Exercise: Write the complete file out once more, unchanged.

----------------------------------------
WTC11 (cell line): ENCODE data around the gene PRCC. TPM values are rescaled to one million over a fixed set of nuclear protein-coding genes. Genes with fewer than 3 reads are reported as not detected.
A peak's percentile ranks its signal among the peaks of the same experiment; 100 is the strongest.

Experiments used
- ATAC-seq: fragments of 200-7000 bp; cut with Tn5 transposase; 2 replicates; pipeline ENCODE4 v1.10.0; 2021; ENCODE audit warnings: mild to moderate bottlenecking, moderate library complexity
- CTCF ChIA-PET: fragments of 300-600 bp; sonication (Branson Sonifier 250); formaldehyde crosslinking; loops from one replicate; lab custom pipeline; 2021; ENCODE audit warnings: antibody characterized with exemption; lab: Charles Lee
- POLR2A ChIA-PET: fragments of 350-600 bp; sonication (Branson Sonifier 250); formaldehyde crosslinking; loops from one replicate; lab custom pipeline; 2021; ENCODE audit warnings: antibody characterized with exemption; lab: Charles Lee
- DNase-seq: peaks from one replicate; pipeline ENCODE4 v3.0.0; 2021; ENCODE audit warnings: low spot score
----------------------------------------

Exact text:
WTC11 (cell line): ENCODE data around the gene PRCC. TPM values are rescaled to one million over a fixed set of nuclear protein-coding genes. Genes with fewer than 3 reads are reported as not detected.
A peak's percentile ranks its signal among the peaks of the same experiment; 100 is the strongest.

Experiments used
- ATAC-seq: fragments of 200-7000 bp; cut with Tn5 transposase; 2 replicates; pipeline ENCODE4 v1.10.0; 2021; ENCODE audit warnings: mild to moderate bottlenecking, moderate library complexity
- CTCF ChIA-PET: fragments of 300-600 bp; sonication (Branson Sonifier 250); formaldehyde crosslinking; loops from one replicate; lab custom pipeline; 2021; ENCODE audit warnings: antibody characterized with exemption; lab: Charles Lee
- POLR2A ChIA-PET: fragments of 350-600 bp; sonication (Branson Sonifier 250); formaldehyde crosslinking; loops from one replicate; lab custom pipeline; 2021; ENCODE audit warnings: antibody characterized with exemption; lab: Charles Lee
- DNase-seq: peaks from one replicate; pipeline ENCODE4 v3.0.0; 2021; ENCODE audit warnings: low spot score